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Reader Participation Day: Which National Park Brings the Best Out In Your Camera?

Redrock and Snow, copyright Kurt Repanshek

Redrock and snow. There aren't too many parks where you can capture both in the same frame, but Arches National Park is one of them. Kurt Repanshek photo.

It's a given: national parks are great places to take photographs. And yet, there are some parks that seem to produce better photos from my camera than others.

Arches and Canyonlands national parks have both gorgeous structure and dazzling colors in their red-rock ramparts. Great Smoky Mountains National Park and Olympic National Park are lush and leafy, and if you look close enough in either you can find photogenic critters, such as the salamanders in Great Smoky or the banana slugs in Olympic.

Traveler's steadily growing flickr site is evidence that those behind the lens go in search of different perspectives and subjects. So, tell us, which national parks do you find the most photogenic, and why?


The bottom of the Grand Canyon. During a rafting trip and seeing all the small side canyons and waterfalls. Hiking up out of the inner canyon so you have the outer canyon towering above and the inner canyon down below. Pictures of rafts going through the rapids with the towering walls behind them. North Canyon, Redwall Cavarn, Saddle Canyon, Ribbon Falls, Clear Creek Overlook, Elves Chasm, and on on

Which? As in which one?

Grand Tetons, Yellowstone, Glacier, Grand Canyon (especially, but not exclusively, down at the bottom of the canyon), Big Bend, Haleakala (both units because they feature entirely different scenery), and Hawaiian Volcanoes.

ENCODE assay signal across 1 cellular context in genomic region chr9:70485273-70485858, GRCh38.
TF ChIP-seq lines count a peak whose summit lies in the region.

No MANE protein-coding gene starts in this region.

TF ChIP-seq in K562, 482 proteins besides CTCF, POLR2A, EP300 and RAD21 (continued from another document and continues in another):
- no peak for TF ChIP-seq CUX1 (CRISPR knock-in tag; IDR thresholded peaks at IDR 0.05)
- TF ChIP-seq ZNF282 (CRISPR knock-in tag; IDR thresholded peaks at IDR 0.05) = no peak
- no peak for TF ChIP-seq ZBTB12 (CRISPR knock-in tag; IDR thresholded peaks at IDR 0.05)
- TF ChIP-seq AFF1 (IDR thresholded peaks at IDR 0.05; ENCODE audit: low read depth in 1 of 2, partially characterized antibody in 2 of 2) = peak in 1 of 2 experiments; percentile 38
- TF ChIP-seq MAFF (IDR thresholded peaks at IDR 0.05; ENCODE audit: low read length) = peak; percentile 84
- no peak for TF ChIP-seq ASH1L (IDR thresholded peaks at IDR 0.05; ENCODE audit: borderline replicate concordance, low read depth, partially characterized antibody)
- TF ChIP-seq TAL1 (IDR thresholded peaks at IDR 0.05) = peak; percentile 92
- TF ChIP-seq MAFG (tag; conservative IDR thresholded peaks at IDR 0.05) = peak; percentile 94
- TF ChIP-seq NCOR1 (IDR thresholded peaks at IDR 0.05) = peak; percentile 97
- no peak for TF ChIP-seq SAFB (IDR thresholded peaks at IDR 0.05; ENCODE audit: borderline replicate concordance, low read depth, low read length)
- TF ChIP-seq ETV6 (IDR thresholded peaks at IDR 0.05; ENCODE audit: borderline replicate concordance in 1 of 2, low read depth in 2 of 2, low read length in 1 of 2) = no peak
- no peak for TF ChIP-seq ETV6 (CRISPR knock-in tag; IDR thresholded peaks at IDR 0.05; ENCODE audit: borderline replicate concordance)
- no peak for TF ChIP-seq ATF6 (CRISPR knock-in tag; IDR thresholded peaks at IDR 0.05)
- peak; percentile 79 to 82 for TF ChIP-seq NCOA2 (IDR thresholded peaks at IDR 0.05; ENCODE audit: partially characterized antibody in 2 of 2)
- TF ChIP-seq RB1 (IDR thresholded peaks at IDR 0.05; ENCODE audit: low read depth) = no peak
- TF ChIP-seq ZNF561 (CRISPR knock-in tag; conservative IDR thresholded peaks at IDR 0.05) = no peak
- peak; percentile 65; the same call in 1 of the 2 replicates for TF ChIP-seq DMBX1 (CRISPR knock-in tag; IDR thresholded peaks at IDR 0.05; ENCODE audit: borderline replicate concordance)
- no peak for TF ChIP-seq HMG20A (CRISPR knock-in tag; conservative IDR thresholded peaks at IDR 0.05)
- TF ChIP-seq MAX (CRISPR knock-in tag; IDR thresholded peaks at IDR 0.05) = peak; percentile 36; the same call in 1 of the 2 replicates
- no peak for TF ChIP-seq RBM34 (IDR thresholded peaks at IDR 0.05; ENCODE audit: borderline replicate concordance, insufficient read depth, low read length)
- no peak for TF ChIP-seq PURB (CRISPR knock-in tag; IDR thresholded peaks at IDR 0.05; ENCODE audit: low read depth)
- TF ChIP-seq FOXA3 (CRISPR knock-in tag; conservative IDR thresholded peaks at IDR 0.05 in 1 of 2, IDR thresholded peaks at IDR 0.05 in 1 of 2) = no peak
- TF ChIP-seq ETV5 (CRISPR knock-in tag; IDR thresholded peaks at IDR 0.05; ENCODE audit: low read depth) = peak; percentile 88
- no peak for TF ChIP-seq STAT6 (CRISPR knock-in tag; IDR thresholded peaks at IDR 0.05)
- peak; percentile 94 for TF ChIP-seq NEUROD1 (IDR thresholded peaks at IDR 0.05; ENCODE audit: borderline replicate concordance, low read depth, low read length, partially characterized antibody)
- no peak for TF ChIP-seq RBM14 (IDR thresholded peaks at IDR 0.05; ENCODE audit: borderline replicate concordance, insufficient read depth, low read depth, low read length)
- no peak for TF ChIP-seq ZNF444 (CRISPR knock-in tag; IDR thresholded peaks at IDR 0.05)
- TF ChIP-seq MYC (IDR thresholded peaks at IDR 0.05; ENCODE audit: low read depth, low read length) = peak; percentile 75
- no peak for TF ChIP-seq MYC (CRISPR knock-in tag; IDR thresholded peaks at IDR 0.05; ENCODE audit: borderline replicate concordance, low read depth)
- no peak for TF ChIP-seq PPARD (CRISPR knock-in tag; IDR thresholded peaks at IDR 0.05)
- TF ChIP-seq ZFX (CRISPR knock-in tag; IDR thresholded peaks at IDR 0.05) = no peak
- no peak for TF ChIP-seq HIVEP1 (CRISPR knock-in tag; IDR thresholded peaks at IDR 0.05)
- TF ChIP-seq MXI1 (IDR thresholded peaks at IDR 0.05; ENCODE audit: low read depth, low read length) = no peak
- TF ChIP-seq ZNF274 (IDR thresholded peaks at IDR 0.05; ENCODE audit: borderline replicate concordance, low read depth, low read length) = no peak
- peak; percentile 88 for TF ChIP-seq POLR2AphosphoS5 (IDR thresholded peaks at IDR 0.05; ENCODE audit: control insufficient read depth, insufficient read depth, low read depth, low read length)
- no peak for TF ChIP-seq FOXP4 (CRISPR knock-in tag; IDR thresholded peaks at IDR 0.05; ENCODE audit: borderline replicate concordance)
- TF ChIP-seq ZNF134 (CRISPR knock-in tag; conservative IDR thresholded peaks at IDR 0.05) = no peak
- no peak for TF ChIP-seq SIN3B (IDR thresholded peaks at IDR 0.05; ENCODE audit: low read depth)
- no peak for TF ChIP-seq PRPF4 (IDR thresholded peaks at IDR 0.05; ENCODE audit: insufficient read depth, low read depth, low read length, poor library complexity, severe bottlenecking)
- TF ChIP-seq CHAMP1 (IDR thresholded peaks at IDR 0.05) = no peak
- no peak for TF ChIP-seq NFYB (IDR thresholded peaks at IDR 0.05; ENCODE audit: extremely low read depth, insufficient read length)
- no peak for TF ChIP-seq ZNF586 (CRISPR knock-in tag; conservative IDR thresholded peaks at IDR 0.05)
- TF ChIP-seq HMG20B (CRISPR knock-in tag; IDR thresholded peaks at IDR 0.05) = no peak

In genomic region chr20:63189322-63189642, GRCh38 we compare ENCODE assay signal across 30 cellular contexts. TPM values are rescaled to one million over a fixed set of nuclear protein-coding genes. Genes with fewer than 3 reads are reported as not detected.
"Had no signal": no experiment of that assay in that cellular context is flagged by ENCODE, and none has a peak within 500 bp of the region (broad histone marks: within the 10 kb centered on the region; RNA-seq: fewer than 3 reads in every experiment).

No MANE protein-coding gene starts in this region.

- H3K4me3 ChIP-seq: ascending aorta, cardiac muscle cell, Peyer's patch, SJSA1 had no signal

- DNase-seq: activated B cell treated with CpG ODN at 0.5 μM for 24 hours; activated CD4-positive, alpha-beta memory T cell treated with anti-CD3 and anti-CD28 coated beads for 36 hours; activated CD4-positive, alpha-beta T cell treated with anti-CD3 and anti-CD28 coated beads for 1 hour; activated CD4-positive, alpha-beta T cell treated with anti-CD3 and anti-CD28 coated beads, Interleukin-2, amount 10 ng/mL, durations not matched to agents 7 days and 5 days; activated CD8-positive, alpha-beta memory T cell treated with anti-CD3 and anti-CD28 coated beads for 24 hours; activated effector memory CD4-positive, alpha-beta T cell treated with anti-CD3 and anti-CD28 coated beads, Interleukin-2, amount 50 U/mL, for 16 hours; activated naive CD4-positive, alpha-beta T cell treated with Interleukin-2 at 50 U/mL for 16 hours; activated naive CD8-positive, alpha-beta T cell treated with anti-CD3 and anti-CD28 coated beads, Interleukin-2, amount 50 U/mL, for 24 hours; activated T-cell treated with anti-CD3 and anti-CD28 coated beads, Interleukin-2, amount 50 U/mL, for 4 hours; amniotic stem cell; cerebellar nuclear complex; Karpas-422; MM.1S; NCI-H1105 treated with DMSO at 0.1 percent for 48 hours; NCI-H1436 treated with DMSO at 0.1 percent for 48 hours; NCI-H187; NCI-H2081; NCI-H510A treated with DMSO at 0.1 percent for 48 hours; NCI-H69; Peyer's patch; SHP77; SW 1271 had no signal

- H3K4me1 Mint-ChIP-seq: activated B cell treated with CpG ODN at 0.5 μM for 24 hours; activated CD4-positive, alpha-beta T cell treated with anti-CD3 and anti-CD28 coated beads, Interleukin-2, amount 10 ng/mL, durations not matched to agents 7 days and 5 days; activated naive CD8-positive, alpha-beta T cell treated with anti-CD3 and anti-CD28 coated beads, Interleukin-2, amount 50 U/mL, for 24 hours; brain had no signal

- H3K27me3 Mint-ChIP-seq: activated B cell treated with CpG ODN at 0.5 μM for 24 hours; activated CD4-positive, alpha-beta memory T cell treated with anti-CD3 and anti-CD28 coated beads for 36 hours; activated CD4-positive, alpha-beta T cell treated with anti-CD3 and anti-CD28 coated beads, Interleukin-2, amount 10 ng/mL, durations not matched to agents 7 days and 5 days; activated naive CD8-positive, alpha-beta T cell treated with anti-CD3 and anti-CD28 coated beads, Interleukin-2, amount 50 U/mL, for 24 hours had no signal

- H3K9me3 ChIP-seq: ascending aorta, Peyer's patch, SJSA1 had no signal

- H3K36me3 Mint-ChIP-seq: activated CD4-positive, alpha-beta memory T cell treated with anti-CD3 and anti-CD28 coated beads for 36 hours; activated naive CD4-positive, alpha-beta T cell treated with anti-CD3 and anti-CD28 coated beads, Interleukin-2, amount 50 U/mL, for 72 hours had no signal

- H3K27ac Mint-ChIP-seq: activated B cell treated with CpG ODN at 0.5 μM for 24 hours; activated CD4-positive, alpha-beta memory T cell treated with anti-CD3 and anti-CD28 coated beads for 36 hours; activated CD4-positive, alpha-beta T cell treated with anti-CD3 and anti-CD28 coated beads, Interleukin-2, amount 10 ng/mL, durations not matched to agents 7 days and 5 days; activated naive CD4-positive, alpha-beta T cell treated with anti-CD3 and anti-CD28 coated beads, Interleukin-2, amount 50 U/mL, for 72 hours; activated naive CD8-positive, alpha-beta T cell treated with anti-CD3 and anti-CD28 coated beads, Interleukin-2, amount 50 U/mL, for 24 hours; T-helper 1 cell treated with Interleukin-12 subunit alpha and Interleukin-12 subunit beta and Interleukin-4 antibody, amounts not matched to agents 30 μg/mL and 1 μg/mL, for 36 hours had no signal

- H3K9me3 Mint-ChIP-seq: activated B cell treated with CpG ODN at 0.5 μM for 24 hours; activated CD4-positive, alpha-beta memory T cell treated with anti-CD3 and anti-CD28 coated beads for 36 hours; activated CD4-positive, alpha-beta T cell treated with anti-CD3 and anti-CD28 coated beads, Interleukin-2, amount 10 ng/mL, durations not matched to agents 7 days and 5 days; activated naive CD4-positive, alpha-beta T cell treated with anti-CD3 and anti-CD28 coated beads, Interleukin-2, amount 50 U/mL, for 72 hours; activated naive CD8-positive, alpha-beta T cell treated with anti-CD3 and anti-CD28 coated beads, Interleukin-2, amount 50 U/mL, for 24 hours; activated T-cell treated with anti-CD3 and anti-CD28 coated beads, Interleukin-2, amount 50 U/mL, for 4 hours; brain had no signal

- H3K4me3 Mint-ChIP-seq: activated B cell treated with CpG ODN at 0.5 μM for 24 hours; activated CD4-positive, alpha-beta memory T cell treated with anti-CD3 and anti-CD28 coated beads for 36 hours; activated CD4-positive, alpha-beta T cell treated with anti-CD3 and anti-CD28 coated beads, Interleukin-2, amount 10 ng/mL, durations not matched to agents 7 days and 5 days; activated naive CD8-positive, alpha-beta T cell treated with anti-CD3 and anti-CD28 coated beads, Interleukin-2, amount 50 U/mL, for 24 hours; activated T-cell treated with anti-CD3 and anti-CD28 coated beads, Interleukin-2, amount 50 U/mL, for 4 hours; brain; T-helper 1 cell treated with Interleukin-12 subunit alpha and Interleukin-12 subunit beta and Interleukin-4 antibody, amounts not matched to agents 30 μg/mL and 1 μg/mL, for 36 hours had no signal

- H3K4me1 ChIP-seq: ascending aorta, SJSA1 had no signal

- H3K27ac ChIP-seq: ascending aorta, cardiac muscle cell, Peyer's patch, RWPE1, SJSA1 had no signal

If you're including other components of the NPS and not just those with National Park as part of the name: Buffalo National River, the Blue Ridge Parkway, and Pu'uhonua o Honauau National Historic Park.

You're asking me to pick a favorite child. Can't do it.

I am partial to Yellowstone, to the point where I've set my as-yet-unpublished historical novel there, and "my" park is Mt. Rainier, just down the road, but--

I've taken pictures I'm proud of in dozens of units of the national parks, and there's no way I could choose just one.

Grand Canyon is certain great in person, but I had problems trying to do justice to it on camera. One of the problems is the pollution haze. I understand they have maybe 3 days a year where it's "postcard clear". Another problem is that the average photographer doesn't have the ultra wide-angle lenses that can capture the vastness of the canyon.

I have NEVER seen a bad photograph of Yellowstone Falls in the Grand Canyon of the Yellowstone. The pictures always turn out great, regardless of the photographer's skill level.

I almost said Yellowstone because of the points made by Connie Hopkins. But, for me, the winner is The Grand Canyon. If only a camera could really capture it's breathtaking beauty.

I thought a lot of people commented that GSMNP is too difficult to photograph well. Ansel Adams didn't think he'd be that successful.


Grand Teton National Park gets my vote. Every turn has another breath taking view. I have spent hundreds of rolls of film there and all the pictures are keepers. I love it there.

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